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Nail clipping / tooth brushing

(5 Posts)
TheOnlyUpsyOne Thu 29-Nov-18 11:40:23

NC for this as I am embarrassed to be struggling so much. DS is 20 months old and huge. Half my height and almost 1/3 my weight. He will not have his nails clipped or filed. In the past, having failed at distraction, making a game of it, getting him used to the clipper / file, encouraging him to file his own nails, etc we have had to restrain him, and it has been hugely upsetting for everyone. Now he is so big, it's very hard and quite dangerous. He head butts and hits and kicks and claws at my eyes. It's the same with trying to brush his teeth. We invite him to brush our teeth, we've let him choose his own toothbrushes, we play him the Tombliboos toothbrushing thing on YouTube, we encourage him to play with the toothbrush - but we've only managed to brush his teeth about 3 times ever. He struggles so frantically and is so strong that I can't see how on earth we are meant to do it without risking his putting an eye out with the toothbrush.

His tantrums are loud and violent, lasting up to an hour, and he screams so loudly and so long I worry for his vocal cords. He also rarely sleeps more than 2 hours in a row due to night terrors. I'm so sleep deprived I can hardly tie my shoes and am at my wits' end. No family nearby to help.

GP says 'he'll grow out of it', and isn't concerned as DS is very verbal, sociable, etc. But I don't think this can be normal, or how on earth does anyone have more than one child? I see other dc his age at the playground and they are clean and groomed
and have tantrums that last maybe 20 mins tops and don't involve thrashing and hitting and kicking and clawing and screaming.

DS has been ill and off Nursery for 1.5 weeks and not sleeping at all and screaming all the time and I feel like someone has taken sandpaper to my brain.

I don't know what I'm hoping for - maybe advice about how to look after the basic physical hygiene needs of an enormous angry toddler? Reassurance that this will pass...? Confirmation that this sounds quite extreme? Any suggestions welcome!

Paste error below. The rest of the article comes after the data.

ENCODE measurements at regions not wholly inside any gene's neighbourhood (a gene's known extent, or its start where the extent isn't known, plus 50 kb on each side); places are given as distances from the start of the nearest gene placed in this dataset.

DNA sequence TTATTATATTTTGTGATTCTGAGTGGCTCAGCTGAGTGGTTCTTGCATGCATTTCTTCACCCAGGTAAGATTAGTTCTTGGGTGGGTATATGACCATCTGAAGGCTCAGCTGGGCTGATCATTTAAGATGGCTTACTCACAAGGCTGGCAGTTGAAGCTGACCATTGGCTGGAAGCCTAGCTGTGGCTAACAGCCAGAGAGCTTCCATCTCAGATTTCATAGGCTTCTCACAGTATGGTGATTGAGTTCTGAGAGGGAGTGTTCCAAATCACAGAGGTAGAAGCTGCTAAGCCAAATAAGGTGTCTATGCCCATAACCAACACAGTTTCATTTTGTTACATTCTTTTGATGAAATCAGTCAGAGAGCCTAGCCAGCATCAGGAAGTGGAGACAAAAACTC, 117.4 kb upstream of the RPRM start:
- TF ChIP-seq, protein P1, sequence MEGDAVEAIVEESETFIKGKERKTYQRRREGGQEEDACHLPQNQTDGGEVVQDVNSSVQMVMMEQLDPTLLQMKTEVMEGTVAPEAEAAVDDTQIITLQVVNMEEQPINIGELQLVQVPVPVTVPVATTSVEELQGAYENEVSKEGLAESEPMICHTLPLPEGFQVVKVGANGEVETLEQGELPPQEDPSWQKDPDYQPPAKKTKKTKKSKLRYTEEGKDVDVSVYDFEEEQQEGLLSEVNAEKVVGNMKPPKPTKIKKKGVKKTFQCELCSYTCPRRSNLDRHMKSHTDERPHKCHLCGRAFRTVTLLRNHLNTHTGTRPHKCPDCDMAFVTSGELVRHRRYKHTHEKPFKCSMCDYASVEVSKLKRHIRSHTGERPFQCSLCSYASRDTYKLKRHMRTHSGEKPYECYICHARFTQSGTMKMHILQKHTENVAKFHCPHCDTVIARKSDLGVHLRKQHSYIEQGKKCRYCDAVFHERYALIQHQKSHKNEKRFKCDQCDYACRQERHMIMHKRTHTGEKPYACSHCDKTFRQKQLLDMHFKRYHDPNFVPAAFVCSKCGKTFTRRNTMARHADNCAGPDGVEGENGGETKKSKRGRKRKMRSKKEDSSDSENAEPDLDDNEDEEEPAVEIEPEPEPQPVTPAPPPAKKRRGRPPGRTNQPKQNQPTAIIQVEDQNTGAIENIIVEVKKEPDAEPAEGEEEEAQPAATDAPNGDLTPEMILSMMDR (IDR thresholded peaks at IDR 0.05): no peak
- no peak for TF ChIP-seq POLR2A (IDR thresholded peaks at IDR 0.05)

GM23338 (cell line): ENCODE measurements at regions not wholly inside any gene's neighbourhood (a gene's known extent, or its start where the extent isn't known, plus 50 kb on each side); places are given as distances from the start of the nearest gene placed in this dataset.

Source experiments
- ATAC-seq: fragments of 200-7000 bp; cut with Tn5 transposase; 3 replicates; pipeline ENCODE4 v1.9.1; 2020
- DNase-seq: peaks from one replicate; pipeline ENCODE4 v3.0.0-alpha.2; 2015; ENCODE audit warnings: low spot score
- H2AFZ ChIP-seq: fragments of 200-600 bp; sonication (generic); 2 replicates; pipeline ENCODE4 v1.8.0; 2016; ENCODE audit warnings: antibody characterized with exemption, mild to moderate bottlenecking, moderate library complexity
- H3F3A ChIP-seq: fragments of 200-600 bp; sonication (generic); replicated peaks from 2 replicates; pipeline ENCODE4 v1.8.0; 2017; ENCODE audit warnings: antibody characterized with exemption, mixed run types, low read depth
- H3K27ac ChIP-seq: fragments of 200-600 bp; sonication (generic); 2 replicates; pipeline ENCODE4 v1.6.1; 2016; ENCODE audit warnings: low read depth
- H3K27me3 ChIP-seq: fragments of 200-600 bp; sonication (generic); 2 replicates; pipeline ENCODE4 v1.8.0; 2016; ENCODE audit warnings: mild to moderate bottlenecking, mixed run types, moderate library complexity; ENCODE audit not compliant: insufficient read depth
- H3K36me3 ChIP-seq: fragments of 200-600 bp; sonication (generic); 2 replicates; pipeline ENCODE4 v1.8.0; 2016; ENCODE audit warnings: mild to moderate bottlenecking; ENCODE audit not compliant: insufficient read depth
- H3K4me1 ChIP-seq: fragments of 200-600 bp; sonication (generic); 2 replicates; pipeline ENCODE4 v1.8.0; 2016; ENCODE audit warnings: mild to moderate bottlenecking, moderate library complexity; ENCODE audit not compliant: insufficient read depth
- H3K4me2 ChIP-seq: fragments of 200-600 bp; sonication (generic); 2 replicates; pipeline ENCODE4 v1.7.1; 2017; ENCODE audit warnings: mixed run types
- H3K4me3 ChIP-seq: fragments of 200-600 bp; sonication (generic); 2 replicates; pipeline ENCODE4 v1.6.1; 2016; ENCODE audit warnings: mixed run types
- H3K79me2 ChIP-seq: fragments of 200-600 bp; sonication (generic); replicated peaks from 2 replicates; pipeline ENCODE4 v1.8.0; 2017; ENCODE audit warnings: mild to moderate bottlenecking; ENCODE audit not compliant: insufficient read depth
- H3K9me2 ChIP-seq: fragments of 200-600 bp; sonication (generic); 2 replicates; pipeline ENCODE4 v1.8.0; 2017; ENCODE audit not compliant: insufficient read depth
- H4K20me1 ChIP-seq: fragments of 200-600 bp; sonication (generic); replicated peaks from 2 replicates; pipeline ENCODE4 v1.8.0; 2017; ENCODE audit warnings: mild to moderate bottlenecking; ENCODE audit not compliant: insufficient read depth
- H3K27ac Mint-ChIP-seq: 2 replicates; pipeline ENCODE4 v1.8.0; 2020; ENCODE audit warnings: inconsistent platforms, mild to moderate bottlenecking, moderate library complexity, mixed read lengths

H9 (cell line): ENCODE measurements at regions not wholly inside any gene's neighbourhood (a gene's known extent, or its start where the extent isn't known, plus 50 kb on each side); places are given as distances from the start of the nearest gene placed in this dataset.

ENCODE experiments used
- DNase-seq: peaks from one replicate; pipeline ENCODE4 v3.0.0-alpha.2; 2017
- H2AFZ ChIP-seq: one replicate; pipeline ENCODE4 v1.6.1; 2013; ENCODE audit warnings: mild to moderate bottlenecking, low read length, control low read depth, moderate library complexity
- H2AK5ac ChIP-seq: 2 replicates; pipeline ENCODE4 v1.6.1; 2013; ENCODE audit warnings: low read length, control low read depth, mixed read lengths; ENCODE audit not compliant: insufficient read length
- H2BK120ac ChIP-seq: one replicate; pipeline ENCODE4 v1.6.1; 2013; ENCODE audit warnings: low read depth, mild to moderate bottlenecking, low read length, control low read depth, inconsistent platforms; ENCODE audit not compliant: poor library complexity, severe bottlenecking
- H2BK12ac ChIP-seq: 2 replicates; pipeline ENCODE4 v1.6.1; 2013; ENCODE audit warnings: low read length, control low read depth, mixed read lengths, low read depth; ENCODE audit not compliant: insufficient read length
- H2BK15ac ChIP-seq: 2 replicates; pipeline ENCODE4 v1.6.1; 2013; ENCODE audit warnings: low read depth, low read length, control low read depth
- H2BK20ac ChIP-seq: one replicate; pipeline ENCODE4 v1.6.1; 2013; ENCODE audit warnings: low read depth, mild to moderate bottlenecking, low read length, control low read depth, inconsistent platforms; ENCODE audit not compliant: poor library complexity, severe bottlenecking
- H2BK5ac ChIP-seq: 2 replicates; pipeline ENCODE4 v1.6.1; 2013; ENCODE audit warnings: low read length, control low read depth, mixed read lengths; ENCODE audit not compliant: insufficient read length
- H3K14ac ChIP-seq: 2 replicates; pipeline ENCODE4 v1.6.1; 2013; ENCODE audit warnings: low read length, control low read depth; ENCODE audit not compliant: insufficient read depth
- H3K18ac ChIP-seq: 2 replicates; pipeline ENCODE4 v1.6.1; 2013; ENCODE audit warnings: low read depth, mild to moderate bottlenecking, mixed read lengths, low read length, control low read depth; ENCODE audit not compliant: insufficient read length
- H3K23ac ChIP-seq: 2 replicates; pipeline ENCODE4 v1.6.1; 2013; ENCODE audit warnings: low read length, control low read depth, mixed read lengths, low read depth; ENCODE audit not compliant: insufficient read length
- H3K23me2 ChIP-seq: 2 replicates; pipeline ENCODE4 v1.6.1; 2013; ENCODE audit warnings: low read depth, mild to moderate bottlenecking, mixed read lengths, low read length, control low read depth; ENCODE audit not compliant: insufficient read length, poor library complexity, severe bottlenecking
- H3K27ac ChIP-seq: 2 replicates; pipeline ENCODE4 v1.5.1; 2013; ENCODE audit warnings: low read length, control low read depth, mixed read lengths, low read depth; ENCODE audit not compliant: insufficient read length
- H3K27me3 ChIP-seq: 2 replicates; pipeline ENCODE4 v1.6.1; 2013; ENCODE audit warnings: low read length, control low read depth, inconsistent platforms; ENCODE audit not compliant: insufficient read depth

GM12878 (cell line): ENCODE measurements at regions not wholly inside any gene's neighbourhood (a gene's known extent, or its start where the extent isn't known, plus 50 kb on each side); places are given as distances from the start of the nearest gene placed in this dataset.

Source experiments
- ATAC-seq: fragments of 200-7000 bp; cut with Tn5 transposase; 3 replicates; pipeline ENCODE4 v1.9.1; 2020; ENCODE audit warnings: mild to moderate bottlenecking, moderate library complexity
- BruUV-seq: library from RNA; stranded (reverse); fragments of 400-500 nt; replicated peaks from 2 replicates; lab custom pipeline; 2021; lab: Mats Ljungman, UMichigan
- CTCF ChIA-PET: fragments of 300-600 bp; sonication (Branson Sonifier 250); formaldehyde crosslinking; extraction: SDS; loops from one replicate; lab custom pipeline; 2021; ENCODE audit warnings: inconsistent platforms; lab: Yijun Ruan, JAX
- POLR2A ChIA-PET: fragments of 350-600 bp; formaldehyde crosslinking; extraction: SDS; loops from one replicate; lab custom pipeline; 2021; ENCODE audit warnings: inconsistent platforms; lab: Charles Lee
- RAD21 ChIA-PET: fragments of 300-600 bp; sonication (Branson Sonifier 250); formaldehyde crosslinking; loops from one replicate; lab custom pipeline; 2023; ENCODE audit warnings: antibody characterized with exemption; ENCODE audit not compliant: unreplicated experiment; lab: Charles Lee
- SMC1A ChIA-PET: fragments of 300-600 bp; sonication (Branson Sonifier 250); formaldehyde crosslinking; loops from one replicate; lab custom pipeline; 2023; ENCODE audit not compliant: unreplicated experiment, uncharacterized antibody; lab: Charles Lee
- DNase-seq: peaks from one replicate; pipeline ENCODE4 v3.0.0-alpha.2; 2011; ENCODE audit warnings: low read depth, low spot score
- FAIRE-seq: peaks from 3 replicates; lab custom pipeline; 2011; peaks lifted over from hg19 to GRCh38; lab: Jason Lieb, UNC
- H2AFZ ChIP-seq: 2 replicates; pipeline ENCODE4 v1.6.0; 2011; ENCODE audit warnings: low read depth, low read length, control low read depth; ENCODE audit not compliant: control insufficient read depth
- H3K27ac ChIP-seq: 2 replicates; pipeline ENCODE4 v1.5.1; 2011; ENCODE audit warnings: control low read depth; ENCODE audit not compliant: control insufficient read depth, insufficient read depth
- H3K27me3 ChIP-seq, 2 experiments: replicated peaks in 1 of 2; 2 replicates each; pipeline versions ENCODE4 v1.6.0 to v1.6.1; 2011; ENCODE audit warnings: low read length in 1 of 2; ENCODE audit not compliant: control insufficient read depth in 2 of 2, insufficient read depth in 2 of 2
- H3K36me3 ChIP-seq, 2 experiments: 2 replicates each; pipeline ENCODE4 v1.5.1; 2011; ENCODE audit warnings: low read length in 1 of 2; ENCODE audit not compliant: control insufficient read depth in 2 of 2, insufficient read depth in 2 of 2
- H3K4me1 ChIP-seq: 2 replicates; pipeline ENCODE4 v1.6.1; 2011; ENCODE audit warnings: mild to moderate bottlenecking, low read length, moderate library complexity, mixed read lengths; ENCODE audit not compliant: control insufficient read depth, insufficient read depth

OP’s posts: |
tinymeteor Thu 29-Nov-18 18:51:37

That does sound really hard, poor you. So much harder when you're both tired too. They're not unusual things for a toddler to kick off about, but his reactions are at the extreme end.

Might it be worth talking to the GP about sensory processing issues?

If that's ruled out, it's about finding a strategy for the short term and reminding yourself it won't be like this when he's 7, or 10, or 18! For cutting nails, it's become a phobia and you need a fresh start. Maybe comedy is your friend? Get DH to make a big show of not wanting his nails cut but letting you do it, then laughing because it tickles? For teeth, I used to distract DD with a favourite show on the iPad. It won't be solved overnight so keep patiently encouraging and be careful with his diet in the meantime. Good luck.

TheOnlyUpsyOne Thu 29-Nov-18 19:43:15

Thanks so much for your reply. I do hope that it won't be like this when he's older -
It sounds crazy but he can already do a lot of damage when he's in his rages and if he keeps growing at this rate he'll be able to physically overpower me in no time at all. Part of the problem, really, is his size and strength.

The odd thing about the nail clipping is that he loves the clippers - he is fascinated by the mechanism and he carries them around and plays at cutting his nails, but he just doesn't seem to like our holding his hand still when we do it. He loves the feel of the nail file & I imagine in the fullness of time he will just file them himself, but for now when we hold his hands (extremely gently I might add!) to do it for him, he goes nuts.

It could just be him asserting his toddler autonomy, but I wouldn't be at all surprised if it's a sensory processing issue as he has some odd sensitivities - he completely freaks out if his feet are covered, so no grow bags or footed pjs, and we have to bribe him with a trip to the park to get him to put his shoes on. He also does spend a lot of time upside down, or spinning in circles / shaking his head to make himself dizzy. But the GP said there wasn't anything you could really do about SPD anyway so we'd just have to muddle through. Ah well.

OP’s posts: |
Lara53 Thu 29-Nov-18 21:49:13

An occupational therapist can help treat for sensory processing disorder. Well worth getting a private assessment. Have a look at Hemispheres occupational therapy website for info - they are amazing and treated my boys .

TheOnlyUpsyOne Fri 30-Nov-18 08:52:01

Thank you Lara - that's so helpful. I will get in touch with them today.

OP’s posts: |

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